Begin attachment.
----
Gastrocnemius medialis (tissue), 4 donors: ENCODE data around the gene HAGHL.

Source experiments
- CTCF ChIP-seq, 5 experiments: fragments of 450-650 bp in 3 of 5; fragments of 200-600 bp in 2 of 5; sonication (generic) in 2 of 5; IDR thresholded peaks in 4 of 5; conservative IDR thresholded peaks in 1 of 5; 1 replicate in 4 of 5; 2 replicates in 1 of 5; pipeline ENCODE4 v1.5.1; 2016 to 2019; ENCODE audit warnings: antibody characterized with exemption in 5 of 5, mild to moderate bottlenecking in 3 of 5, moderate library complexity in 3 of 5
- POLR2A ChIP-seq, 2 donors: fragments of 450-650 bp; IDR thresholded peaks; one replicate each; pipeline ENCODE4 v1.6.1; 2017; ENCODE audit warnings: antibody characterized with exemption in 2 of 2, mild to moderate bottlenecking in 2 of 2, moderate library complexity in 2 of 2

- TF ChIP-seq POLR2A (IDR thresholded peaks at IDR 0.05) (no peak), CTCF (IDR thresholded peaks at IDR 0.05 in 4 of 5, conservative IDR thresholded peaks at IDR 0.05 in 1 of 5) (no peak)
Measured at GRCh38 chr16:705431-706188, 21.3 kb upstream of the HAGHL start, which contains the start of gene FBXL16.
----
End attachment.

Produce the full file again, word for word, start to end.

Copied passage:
Gastrocnemius medialis (tissue), 4 donors: ENCODE data around the gene HAGHL.

Source experiments
- CTCF ChIP-seq, 5 experiments: fragments of 450-650 bp in 3 of 5; fragments of 200-600 bp in 2 of 5; sonication (generic) in 2 of 5; IDR thresholded peaks in 4 of 5; conservative IDR thresholded peaks in 1 of 5; 1 replicate in 4 of 5; 2 replicates in 1 of 5; pipeline ENCODE4 v1.5.1; 2016 to 2019; ENCODE audit warnings: antibody characterized with exemption in 5 of 5, mild to moderate bottlenecking in 3 of 5, moderate library complexity in 3 of 5
- POLR2A ChIP-seq, 2 donors: fragments of 450-650 bp; IDR thresholded peaks; one replicate each; pipeline ENCODE4 v1.6.1; 2017; ENCODE audit warnings: antibody characterized with exemption in 2 of 2, mild to moderate bottlenecking in 2 of 2, moderate library complexity in 2 of 2

- TF ChIP-seq POLR2A (IDR thresholded peaks at IDR 0.05) (no peak), CTCF (IDR thresholded peaks at IDR 0.05 in 4 of 5, conservative IDR thresholded peaks at IDR 0.05 in 1 of 5) (no peak)
Measured at GRCh38 chr16:705431-706188, 21.3 kb upstream of the HAGHL start, which contains the start of gene FBXL16.